Iowa State Cyclones

After Rasir Bolton spoke out about leaving Penn State, Iowa State coach Steve Prohm encourages players to use platforms

Iowa State head coach Steve Prohm talks to his team during a timeout at Hilton Coliseum on Saturday, Nov. 25, 2017, in A
Iowa State head coach Steve Prohm talks to his team during a timeout at Hilton Coliseum on Saturday, Nov. 25, 2017, in Ames. (Charlie Neibergall/Associated Press)

AMES — During this time of social unrest, athletes have used their voices and their platforms to speak out against injustices they’ve experienced or injustices they’ve seen other people experience.

Iowa State men’s basketball player Rasir Bolton tweeted Monday morning about why he transferred out of Penn State after his freshman season. According to The Undefeated, Penn State Coach Pat Chambers made the comment, “I want to loosen the noose that’s around your neck.”

 

Chambers confirmed he made the comment to Bolton and wrote an apology on Twitter.

 

Iowa State Coach Steve Prohm confirmed to reporters Monday during a Zoom news conference that Bolton was able to get his immediate eligibility waiver from the NCAA because of the comments Chambers made to him.

ARTICLE CONTINUES BELOW ADVERTISEMENT

“I knew a lot of the story because that was part of the waiver process,” Prohm said. “I sat down and talked about that with him and his family when he transferred here but we kept that internally. Talking with Rasir and his dad over the last week or two, Rasir felt compelled to tell his story to try and help bring about positive change and bring awareness to situations that people go through. The thing I wanted Rasir and his family to know is that I’m here for them and I support them.”

Prohm wants all of his players to feel like they have a platform to speak out and express what they’re going through.

He has had regular Zoom meetings with his players since everything got shut down and toward the beginning of the coronavirus pandemic, he set up a speaker each week to join the Zoom meetings and talk with the team.

“The Monday after the George Floyd killing, we met as a team and we talked,” Prohm said. “That Thursday, we had one of the speakers and I drove home that day, talked to my staff and I told them, ‘Man, I don’t feel good about having the speakers. Right now, everything needs to be internal and talk and communicate and learn about one another. We need to open up and give them a platform to talk about what they’re going through and how they feel.’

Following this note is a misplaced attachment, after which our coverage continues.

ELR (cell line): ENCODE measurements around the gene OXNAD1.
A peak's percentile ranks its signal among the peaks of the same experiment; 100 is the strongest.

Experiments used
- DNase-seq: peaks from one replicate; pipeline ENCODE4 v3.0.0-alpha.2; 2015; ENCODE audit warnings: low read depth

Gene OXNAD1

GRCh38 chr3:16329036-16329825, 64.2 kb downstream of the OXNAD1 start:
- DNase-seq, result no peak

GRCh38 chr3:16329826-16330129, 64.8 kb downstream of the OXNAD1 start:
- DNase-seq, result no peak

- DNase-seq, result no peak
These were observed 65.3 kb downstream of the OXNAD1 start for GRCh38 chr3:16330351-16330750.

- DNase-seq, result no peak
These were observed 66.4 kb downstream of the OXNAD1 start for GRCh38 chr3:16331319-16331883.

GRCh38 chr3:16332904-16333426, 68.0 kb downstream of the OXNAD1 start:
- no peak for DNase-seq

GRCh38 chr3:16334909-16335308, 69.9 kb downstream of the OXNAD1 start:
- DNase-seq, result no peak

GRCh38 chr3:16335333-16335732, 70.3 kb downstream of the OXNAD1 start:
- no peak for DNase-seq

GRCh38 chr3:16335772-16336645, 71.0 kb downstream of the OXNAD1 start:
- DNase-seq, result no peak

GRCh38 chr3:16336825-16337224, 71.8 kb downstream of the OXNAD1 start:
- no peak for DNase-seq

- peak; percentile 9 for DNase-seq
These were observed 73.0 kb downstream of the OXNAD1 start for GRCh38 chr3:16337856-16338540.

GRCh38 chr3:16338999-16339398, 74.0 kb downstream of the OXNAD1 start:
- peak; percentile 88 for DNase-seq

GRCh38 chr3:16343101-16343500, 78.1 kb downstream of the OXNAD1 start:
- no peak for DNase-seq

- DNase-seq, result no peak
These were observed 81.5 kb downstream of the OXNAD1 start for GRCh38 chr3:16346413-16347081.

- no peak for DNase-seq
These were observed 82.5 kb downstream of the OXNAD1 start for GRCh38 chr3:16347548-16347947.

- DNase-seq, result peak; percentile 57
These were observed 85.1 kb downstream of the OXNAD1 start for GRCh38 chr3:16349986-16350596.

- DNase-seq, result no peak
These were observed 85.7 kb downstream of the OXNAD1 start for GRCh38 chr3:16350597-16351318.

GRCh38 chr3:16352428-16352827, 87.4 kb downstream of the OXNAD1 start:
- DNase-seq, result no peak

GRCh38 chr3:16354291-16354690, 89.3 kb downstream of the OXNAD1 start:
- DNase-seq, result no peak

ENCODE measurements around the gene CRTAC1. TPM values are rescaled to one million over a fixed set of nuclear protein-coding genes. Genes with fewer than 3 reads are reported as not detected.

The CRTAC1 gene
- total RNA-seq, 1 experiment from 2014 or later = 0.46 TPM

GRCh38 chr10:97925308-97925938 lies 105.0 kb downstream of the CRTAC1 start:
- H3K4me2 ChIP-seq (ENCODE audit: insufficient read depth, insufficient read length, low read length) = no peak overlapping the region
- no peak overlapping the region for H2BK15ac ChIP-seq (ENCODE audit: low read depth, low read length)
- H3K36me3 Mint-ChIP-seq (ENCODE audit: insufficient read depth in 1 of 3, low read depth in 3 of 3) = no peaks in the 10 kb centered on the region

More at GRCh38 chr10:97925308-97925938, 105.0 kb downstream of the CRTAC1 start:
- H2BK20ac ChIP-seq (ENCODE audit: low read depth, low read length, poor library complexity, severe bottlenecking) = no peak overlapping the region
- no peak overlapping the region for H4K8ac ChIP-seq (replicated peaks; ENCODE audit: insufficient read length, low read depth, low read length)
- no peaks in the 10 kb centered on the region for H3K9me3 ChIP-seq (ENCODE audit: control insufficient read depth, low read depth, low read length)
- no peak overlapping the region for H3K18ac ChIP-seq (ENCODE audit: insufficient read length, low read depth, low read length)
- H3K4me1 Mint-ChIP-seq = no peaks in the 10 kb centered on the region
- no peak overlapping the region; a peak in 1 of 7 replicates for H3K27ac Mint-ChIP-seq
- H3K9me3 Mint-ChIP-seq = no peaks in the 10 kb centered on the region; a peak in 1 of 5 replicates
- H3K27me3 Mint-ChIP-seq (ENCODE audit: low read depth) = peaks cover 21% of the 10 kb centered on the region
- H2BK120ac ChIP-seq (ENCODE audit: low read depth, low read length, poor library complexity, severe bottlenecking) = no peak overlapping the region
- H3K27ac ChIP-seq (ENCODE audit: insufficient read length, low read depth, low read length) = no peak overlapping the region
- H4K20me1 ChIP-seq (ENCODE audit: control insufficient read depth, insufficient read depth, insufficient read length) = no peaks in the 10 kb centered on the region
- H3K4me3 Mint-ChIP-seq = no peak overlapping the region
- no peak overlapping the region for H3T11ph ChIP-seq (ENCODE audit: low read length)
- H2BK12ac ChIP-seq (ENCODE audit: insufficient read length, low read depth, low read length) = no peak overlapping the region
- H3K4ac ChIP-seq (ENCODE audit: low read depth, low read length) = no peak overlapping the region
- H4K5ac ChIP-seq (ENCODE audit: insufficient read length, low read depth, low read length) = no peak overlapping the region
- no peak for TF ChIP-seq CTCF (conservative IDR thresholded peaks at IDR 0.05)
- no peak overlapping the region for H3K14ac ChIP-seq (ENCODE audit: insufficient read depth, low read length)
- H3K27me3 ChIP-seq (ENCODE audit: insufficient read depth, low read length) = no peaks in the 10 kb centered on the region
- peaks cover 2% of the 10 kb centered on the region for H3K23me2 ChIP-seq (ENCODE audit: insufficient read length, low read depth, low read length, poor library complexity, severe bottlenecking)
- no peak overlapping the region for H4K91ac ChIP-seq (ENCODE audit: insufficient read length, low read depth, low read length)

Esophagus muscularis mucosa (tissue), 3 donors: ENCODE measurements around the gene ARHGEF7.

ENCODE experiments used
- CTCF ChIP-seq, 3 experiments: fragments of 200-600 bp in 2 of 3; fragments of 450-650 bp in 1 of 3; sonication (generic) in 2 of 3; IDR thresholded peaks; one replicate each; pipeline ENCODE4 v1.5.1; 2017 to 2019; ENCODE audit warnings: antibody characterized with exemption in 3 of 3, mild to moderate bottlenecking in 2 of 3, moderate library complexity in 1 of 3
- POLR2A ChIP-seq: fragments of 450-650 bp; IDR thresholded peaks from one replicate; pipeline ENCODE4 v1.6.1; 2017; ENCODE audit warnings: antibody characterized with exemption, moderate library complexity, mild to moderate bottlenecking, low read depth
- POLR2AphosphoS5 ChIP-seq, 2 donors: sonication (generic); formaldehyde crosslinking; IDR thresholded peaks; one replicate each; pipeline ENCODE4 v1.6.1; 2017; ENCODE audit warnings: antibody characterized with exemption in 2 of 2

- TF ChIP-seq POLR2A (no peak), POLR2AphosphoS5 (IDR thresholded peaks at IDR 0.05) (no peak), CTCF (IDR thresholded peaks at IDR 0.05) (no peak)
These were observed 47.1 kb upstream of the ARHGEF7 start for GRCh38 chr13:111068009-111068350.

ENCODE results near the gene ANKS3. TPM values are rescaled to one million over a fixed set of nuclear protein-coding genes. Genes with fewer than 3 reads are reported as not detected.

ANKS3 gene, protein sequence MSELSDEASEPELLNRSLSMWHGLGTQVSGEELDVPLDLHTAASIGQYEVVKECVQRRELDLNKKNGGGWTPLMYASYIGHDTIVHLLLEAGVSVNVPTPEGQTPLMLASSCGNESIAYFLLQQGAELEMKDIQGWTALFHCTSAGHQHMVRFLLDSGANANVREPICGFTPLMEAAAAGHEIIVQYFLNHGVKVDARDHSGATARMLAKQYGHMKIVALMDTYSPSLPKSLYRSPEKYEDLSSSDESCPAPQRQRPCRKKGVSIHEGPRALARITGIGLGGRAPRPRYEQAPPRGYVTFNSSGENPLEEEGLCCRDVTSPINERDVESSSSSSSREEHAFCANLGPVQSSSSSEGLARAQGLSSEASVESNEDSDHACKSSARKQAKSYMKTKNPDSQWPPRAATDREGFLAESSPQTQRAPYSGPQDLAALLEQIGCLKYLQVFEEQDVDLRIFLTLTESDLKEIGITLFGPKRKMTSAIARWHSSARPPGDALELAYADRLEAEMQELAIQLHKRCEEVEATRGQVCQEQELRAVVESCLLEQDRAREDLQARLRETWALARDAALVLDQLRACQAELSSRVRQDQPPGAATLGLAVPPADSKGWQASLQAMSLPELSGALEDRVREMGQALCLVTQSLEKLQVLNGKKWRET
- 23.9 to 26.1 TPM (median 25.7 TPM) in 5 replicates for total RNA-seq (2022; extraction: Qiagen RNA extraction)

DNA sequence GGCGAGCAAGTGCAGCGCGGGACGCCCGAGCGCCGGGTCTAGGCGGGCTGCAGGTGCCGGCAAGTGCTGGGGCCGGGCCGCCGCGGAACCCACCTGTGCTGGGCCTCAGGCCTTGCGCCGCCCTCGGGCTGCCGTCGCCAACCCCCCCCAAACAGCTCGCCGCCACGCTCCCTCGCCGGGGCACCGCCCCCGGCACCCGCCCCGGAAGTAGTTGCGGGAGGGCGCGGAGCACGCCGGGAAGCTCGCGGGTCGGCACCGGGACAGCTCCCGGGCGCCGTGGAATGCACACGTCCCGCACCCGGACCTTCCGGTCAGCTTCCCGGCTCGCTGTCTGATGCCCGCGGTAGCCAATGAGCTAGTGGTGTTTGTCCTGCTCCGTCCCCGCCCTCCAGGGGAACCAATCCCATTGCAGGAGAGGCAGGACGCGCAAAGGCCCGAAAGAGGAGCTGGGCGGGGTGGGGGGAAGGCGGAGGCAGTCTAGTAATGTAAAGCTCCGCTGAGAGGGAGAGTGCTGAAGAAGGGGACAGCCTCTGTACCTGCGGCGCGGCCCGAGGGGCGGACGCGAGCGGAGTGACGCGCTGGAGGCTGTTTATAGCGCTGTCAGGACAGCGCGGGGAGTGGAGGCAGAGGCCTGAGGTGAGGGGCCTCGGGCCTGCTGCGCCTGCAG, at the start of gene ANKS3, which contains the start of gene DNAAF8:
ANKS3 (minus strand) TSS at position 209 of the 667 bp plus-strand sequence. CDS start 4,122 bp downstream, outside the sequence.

“We changed then and there.”

Now, the Zoom calls center around social injustice and empowering the players.

The Big 12 basketball coaches all came together and made Election Day a mandatory day off.

“The biggest thing we all need to do, starting with me, is we need to listen better,” Prohm said. “We need to learn the importance of taking Election Day off, learn if it’s better to vote in your college community or is it better for you to absentee vote in your hometown community? Our guys have done an excellent job over the weeks when we’ve had our Zoom meetings and group talks of sharing how they’re feeling about different issues.

“That’s one thing I hadn’t talked to our guys about before — making sure they get to the polls to vote, where to vote, voting absentee. Right now, everybody should be trying to learn as much as possible.”

Prohm is leaning on his players as well as his assistant coaches right now. Three of Iowa State’s assistants — Micah Byers, William Small and Daniyal Robinson — are Black and all three are leading what Prohm is calling “pods.”

“They all lead the pods and we cover a variety of topics,” Prohm said. “I think that’s been really healthy for the players as well as the coaches. And it’s helped me because it has challenged me to learn and to really, really understand. We all need to understand and grow. Hopefully we’re helping our guys do that as well and I think we are so far.

ARTICLE CONTINUES BELOW ADVERTISEMENT

“And we need to continue this because it’s not just today, it’s about next week, it’s about November and January and next March. It’s about figuring out ways to bring change because we all know there is much needed change.”

Bolton hasn’t been the only Iowa State player to use his voice and platform since Floyd’s killing.

Prohm said Bolton, George Conditt, Jalen Coleman-Lands and Nate Jenkins — as well as a few of his assistants — have participated in peaceful protests.

The players Iowa State fans remember fondly aren’t just great on the court.

“Personality is huge — that’s why guys like (Georges) Niang, Naz (Mitrou-Long), Monte (Morris), Matt (Thomas), Tyrese (Haliburton) have such an unbelievable connection to the community,” Prohm said. “Those guys are very, very mature and experienced. Jalen has been phenomenal in our team meetings.

“These guys have a platform and they need to utilize it to change the things that they want to see changed.”

Prohm said he’s in total support of his guys helping to bring about positive change.

“I think it’s great,” Prohm said. “We all know there’s much needed change that needs to happen in this country. These 17-to-23-year-olds are our future.

“My players and my staff, they’re all going through a lot of different things and I can’t experience what they’ve experienced. That’s why I have to be an awesome listener.”

Comments: benv43@gmail.com

Give us feedback

We value your trust and work hard to provide fair, accurate coverage. If you have found an error or omission in our reporting, tell us here.

Or if you have a story idea we should look into? Tell us here.

Give us feedback

We value your trust and work hard to provide fair, accurate coverage. If you have found an error or omission in our reporting, tell us here.

Or if you have a story idea we should look into? Tell us here.